Pictured above: Paul Morley (right) and Brad McLEod (left) advocates and leaders for southeastern climbing access.
The Southeast Climbers Coalition is gearing up to celebrate 30 years of protecting access to outdoor climbing.
From our humble beginnings in 1993, the southeastern cohort of climbers has shown incredible progress to where we stand today as an organization. What is the key to our collective success? You. The members, the volunteers, the people that make up our complex community of climbers.
Today we’ll hear from one of the longest-standing voices of the SCC, Paul Morley, as he shares his unique perspective on the game of protecting climbing access.
Paul Morley has been climbing in the southeast for decades. A past president of the SCC, he knows the ins-and-outs, the highs and lows of protecting access for future generations.
“The SCC asked me to give my own testimonial for why I think joining the SCC as a member is so important. Most people that I have interacted with have probably heard me discuss that importance,” Morley says, “and hopefully, I have been a positive hype man for our legacy of Southeastern access over the years.”
For Morley, it has been very encouraging to read testimonials over the years about why members enjoy being part of the SCC or the Access Fund. “I find it especially motivating when I see friends and climbing partners step up to bat, and hit a home run for advocacy–whether going to trail days, raising funds, or giving a damn in their own way. That progress and forward momentum is what keeps the light on in the SCC office.”
Instead of writing to those who already are or want to be a member, Morley wants to speak to those who may have frustrations with the SCC.
“I remember when I was president of this organization, it was common that climbers would voice concerns to me at the cliff. ‘The SCC has ruined this crag…The SCC is just an elitist group that doesn’t care about anyone other than themselves..The SCC keeps crags only for themselves.”
In Morley’s experience, southern climbing, “almost by default,” has always lent itself to “dynamic and even dramatic access,” provoking many varied opinions on how it should be approached.
“From the beginning, we have generally had to work for everything we have because access opportunities here can be more limited than other areas of the United States.”
The work of the SCC and protecting climbing access has never been easy. But Morley has remained loyal to the cause, even when he disagreed with decisions or approaches. “Shockingly to some, I have even had my own issues with the organization.”
But no matter the challenges, Morley says he is still here and will always be here, testifying to the upward progression of southeastern access. “After years of experience, I know now that progression is rarely linear in nature.”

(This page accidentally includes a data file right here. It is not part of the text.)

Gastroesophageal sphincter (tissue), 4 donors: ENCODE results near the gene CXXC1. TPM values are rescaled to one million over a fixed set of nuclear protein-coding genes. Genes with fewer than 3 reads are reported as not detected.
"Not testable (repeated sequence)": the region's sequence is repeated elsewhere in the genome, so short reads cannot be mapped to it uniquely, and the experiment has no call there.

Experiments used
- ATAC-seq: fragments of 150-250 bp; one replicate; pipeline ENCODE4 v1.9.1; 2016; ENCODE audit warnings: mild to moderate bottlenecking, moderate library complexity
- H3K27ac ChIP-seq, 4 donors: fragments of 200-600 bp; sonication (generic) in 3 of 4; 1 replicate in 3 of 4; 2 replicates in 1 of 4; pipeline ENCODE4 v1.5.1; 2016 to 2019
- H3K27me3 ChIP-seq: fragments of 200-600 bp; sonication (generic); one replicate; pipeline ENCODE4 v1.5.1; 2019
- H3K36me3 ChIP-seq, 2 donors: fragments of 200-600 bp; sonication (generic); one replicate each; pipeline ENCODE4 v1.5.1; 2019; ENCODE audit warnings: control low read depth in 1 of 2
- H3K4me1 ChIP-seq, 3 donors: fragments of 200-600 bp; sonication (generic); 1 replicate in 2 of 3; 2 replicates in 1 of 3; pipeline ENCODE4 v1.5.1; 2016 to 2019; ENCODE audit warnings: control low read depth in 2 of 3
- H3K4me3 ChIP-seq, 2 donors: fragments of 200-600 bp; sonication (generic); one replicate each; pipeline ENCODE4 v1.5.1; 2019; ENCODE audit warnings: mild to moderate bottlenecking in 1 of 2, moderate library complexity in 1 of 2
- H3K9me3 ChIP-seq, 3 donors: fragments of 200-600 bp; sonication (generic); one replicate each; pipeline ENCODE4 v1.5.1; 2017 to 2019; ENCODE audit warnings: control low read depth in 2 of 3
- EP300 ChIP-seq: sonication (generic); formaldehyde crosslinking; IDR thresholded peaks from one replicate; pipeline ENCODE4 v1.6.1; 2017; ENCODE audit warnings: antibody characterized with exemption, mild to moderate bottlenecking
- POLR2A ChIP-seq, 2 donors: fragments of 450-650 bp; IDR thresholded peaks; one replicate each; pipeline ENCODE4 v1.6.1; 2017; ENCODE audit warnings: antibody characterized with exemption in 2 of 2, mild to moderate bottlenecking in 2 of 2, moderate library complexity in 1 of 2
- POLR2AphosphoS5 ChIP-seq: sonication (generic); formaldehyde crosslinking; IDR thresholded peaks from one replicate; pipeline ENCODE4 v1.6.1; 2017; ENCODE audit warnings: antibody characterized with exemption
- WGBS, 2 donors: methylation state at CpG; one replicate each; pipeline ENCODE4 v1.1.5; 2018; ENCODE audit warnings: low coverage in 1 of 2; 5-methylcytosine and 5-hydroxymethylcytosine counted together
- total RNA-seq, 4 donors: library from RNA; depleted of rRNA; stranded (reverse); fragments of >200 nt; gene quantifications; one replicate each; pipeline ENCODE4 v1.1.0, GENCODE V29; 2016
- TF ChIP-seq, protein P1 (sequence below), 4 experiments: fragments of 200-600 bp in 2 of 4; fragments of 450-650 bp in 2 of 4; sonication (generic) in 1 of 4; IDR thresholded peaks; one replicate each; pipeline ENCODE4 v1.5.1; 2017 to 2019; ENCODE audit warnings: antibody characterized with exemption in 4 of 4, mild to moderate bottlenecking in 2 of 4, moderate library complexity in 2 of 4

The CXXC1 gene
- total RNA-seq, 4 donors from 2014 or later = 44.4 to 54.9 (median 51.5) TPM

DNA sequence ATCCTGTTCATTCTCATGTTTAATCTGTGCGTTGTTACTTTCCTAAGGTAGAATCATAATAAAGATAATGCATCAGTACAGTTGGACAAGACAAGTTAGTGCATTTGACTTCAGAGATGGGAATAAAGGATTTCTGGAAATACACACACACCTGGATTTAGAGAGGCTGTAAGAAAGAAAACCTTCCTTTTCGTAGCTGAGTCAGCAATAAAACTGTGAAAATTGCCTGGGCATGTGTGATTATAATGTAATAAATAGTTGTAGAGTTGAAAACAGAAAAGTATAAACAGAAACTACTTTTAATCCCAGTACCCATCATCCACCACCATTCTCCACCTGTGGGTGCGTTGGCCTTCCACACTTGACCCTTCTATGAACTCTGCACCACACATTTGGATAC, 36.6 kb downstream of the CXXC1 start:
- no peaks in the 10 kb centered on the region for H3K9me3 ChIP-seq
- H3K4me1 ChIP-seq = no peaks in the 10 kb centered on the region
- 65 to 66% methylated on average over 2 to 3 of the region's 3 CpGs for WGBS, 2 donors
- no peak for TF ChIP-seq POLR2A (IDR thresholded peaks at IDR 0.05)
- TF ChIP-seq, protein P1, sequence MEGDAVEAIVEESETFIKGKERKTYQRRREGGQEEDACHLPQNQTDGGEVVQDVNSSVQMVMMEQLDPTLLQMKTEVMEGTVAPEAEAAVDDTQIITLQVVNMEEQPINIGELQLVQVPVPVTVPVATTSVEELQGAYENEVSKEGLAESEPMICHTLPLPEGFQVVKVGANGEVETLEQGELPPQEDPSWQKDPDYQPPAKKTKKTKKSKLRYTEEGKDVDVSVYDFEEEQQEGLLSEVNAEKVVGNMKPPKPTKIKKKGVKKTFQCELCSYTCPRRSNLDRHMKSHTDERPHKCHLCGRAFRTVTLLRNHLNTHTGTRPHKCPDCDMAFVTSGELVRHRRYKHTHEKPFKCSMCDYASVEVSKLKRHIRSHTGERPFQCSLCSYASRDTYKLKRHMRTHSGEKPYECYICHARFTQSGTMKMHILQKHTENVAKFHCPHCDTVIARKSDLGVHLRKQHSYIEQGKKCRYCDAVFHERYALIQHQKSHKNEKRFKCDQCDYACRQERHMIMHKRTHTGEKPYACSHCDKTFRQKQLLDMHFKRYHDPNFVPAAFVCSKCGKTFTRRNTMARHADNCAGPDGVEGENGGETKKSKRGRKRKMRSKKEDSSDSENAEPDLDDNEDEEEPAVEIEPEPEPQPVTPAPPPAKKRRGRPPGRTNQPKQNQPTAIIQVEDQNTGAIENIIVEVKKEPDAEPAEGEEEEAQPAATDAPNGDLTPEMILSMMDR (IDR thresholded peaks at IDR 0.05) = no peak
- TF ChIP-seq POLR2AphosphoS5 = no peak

Progress depends on showing up
“The trend line of southeastern access is where each of us should always return our focus,” Morley explains.
In his decades of climbing, he has witnessed the southeast make progress: “from the initial trail days at Sunset and the trendsetting purchase of a threatened boulder field in Atlanta to now having numerous crags that are protected through land trust ownership and so many trail days that I can’t even keep count of them,” he says.
Morley also remarks on the incredible progress of the SCC as an organization. “The SCC has maneuvered from operating out of a shoebox to now having three paid positions in addition to the Board. Where landowners were generally weary of anyone with a harness or a crashpad, three landowners called the SCC (in a month) a couple of years ago asking if their cliffs were climbable and could be opened to the public.”
Moreover, the state of Tennessee supports climbing access. Other conservation nonprofits are working with the SCC for a common goal. “And, in parallel, backcountry efforts are ongoing, new areas are being developed, and organizations like We Climb answer the call of making what we love more inclusive.”
“When you fall off your project, the best thing to do is to keep showing up. Growth rarely comes without friction. To continue protecting access, we must keep showing up and voicing concerns.”
“Keep the upward momentum going. Stick with the SCC. Keep showing up.”
Pictured above: A gathering of the early board members and advocates of southeastern climbing.
Help lead the way
Paul Morley’s story showcases the unprecedented challenges that often accompany a true commitment of protecting passions. His dedication to fighting for the sport of climbing in the southeast has paved the way for opportunity, momentum, and progress. Follow his lead and help preserve and protect climbing for future generations.
If you’d like to sign up for SCC membership or renew an existing membership, click here and help us continue to fulfill our mission to preserve access to outdoor climbing for present and future generations.
After you sign up, there are several more ways to get involved with the SCC like participating in trail days or volunteering at fundraisers and events.
Words by Mary Ashley Canevaro